Not enough businesses are prepared for the worst, according to the former head of the Australian Cyber Security Centre.
If you rely on IT, it is important to think about business continuity and make plans for coping with failures or attacks, according to Major General Stephen Day, the former head of the Australian Cyber Security Centre and former Head of Cyber at the Department of Defence.
Perhaps you use a mobile POS system to invoice and collect payments from your customers. What will you do if the service goes down or the network fails?
Or if the PC that runs your accounting software is hit by malware, do you have an adequate backup of the files, and is there another computer you can restore them to?
Every business should have a plan B – a disaster recovery plan – but they aren’t as common as they should be, particularly among small businesses, according to Day.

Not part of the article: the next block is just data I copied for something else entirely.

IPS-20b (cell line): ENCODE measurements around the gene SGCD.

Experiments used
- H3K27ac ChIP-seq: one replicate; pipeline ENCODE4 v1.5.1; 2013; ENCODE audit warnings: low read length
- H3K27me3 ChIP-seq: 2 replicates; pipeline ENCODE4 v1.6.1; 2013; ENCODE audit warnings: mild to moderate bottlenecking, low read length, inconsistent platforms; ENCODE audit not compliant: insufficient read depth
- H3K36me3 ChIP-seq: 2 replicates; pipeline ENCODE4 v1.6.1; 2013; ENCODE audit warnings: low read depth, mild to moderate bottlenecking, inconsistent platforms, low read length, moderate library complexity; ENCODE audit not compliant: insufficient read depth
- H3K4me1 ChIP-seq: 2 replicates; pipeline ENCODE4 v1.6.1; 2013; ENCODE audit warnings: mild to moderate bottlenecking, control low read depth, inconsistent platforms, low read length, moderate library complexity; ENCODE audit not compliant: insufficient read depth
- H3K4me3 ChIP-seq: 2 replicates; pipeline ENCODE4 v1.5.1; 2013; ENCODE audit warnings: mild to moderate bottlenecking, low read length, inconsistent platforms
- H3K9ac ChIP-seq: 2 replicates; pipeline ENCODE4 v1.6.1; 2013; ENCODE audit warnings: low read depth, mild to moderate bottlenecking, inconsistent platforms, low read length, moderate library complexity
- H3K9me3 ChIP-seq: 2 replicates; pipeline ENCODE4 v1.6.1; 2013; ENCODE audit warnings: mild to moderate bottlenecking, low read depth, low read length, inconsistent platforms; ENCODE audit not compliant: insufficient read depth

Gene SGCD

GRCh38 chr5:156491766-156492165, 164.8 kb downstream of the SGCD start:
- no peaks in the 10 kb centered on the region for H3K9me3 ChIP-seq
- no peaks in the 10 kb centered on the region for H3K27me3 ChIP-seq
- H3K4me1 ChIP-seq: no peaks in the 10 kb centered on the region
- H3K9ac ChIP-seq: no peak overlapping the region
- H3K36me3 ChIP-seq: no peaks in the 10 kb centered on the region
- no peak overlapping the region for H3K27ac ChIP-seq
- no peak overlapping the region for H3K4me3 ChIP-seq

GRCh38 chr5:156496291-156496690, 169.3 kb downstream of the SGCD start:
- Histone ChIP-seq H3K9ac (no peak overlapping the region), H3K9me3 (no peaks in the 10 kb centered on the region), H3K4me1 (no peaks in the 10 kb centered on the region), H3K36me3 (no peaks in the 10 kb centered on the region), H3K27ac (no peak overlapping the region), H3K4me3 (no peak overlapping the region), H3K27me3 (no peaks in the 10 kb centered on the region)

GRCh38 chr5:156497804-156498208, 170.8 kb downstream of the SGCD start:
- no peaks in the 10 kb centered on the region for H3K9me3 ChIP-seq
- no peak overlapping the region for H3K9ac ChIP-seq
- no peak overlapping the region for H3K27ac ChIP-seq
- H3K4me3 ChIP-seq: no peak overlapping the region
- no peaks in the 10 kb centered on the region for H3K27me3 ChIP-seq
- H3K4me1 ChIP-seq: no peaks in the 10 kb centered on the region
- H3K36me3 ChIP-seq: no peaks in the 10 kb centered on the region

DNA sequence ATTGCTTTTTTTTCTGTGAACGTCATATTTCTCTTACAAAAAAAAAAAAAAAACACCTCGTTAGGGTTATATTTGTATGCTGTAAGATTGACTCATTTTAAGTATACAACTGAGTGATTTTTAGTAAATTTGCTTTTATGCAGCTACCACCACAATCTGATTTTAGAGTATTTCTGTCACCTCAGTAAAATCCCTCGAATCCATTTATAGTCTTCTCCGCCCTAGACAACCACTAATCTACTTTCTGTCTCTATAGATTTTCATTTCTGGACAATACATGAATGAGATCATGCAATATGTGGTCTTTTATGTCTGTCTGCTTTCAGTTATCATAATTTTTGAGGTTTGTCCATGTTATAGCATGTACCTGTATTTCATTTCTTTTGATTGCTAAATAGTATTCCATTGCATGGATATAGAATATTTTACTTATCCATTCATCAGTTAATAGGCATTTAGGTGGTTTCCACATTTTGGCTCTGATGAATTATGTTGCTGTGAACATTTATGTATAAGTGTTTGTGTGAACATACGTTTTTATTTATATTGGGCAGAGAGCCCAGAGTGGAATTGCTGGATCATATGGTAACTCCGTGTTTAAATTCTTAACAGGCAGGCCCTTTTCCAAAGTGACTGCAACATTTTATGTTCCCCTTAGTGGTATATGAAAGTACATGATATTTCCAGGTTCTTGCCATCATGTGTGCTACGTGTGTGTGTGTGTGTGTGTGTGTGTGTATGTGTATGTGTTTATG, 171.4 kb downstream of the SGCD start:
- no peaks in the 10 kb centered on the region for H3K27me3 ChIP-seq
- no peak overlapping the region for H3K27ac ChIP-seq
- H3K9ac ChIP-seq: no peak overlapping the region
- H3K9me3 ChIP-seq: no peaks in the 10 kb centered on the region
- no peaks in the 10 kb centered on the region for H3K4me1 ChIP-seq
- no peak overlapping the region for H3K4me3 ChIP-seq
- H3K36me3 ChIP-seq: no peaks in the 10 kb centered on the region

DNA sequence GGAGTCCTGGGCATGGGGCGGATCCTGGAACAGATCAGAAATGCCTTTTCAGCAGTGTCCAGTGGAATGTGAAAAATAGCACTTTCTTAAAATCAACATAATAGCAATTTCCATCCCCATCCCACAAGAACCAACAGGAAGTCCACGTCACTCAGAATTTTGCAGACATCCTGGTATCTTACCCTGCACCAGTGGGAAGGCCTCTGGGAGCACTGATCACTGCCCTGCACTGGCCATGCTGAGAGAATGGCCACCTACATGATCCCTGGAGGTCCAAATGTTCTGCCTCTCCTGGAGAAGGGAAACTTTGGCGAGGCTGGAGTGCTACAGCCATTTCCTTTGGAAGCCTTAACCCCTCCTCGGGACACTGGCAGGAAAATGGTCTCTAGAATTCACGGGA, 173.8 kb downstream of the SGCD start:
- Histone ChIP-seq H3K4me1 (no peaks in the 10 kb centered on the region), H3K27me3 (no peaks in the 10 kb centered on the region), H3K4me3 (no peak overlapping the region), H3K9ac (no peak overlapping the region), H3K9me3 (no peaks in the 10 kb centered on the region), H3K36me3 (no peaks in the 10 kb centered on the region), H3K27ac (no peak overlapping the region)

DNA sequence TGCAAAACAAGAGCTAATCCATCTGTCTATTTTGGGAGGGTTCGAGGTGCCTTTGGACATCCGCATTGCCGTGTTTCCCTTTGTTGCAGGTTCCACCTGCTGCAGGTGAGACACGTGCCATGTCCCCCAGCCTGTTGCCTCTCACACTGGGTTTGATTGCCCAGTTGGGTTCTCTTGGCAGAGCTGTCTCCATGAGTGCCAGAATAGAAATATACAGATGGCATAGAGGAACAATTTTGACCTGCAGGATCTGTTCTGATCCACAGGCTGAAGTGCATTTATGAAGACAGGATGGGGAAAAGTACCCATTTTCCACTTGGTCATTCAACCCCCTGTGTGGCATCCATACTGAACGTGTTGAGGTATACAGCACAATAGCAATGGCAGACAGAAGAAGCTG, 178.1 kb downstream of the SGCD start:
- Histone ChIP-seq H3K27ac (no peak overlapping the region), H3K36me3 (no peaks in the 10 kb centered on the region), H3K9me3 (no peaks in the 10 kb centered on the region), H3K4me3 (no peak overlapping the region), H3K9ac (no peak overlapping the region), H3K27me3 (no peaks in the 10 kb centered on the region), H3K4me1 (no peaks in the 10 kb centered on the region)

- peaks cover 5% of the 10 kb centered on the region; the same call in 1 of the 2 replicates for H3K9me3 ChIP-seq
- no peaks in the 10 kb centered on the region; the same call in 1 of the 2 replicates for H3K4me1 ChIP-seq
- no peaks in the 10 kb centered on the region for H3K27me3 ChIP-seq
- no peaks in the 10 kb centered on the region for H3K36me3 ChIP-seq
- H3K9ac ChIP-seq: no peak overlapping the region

"The biggest [security] problem is awareness," said Day, who was speaking at a recent Intel Security Innovation Forum in Melbourne and Sydney.
You have to realise there's a potential for things to go badly wrong before you can prepare for such events, he said.
Creating a disaster recovery plan
Think about what could go wrong with your business IT – what plans do you have for dealing with those situations? Of course, there are potential physical dangers to your premises, such as fire, as well.